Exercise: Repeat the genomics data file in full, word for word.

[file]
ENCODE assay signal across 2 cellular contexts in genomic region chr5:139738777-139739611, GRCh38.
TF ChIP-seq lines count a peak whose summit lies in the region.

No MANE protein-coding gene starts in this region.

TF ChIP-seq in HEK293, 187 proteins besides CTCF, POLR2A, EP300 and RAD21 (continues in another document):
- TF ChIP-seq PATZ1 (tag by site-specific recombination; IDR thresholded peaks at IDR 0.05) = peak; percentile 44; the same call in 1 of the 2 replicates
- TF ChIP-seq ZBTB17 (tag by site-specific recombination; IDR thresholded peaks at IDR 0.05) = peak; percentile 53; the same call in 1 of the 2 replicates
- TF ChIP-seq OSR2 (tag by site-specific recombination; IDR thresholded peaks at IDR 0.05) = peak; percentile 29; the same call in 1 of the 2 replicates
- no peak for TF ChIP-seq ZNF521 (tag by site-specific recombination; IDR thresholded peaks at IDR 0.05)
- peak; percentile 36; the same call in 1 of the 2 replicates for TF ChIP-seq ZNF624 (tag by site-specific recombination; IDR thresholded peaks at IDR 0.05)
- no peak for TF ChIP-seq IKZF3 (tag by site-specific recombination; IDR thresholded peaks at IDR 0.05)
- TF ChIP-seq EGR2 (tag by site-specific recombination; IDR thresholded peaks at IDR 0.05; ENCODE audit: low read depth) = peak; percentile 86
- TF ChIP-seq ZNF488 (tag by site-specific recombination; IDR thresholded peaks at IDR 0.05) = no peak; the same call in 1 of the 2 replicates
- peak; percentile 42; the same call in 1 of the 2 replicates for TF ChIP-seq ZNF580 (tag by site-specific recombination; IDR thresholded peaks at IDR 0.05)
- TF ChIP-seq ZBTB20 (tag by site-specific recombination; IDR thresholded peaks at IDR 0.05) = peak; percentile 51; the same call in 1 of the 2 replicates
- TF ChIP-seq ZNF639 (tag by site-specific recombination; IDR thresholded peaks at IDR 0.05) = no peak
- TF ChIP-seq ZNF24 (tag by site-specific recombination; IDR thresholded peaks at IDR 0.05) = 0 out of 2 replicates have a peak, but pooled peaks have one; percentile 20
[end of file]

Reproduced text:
ENCODE assay signal across 2 cellular contexts in genomic region chr5:139738777-139739611, GRCh38.
TF ChIP-seq lines count a peak whose summit lies in the region.

No MANE protein-coding gene starts in this region.

TF ChIP-seq in HEK293, 187 proteins besides CTCF, POLR2A, EP300 and RAD21 (continues in another document):
- TF ChIP-seq PATZ1 (tag by site-specific recombination; IDR thresholded peaks at IDR 0.05) = peak; percentile 44; the same call in 1 of the 2 replicates
- TF ChIP-seq ZBTB17 (tag by site-specific recombination; IDR thresholded peaks at IDR 0.05) = peak; percentile 53; the same call in 1 of the 2 replicates
- TF ChIP-seq OSR2 (tag by site-specific recombination; IDR thresholded peaks at IDR 0.05) = peak; percentile 29; the same call in 1 of the 2 replicates
- no peak for TF ChIP-seq ZNF521 (tag by site-specific recombination; IDR thresholded peaks at IDR 0.05)
- peak; percentile 36; the same call in 1 of the 2 replicates for TF ChIP-seq ZNF624 (tag by site-specific recombination; IDR thresholded peaks at IDR 0.05)
- no peak for TF ChIP-seq IKZF3 (tag by site-specific recombination; IDR thresholded peaks at IDR 0.05)
- TF ChIP-seq EGR2 (tag by site-specific recombination; IDR thresholded peaks at IDR 0.05; ENCODE audit: low read depth) = peak; percentile 86
- TF ChIP-seq ZNF488 (tag by site-specific recombination; IDR thresholded peaks at IDR 0.05) = no peak; the same call in 1 of the 2 replicates
- peak; percentile 42; the same call in 1 of the 2 replicates for TF ChIP-seq ZNF580 (tag by site-specific recombination; IDR thresholded peaks at IDR 0.05)
- TF ChIP-seq ZBTB20 (tag by site-specific recombination; IDR thresholded peaks at IDR 0.05) = peak; percentile 51; the same call in 1 of the 2 replicates
- TF ChIP-seq ZNF639 (tag by site-specific recombination; IDR thresholded peaks at IDR 0.05) = no peak
- TF ChIP-seq ZNF24 (tag by site-specific recombination; IDR thresholded peaks at IDR 0.05) = 0 out of 2 replicates have a peak, but pooled peaks have one; percentile 20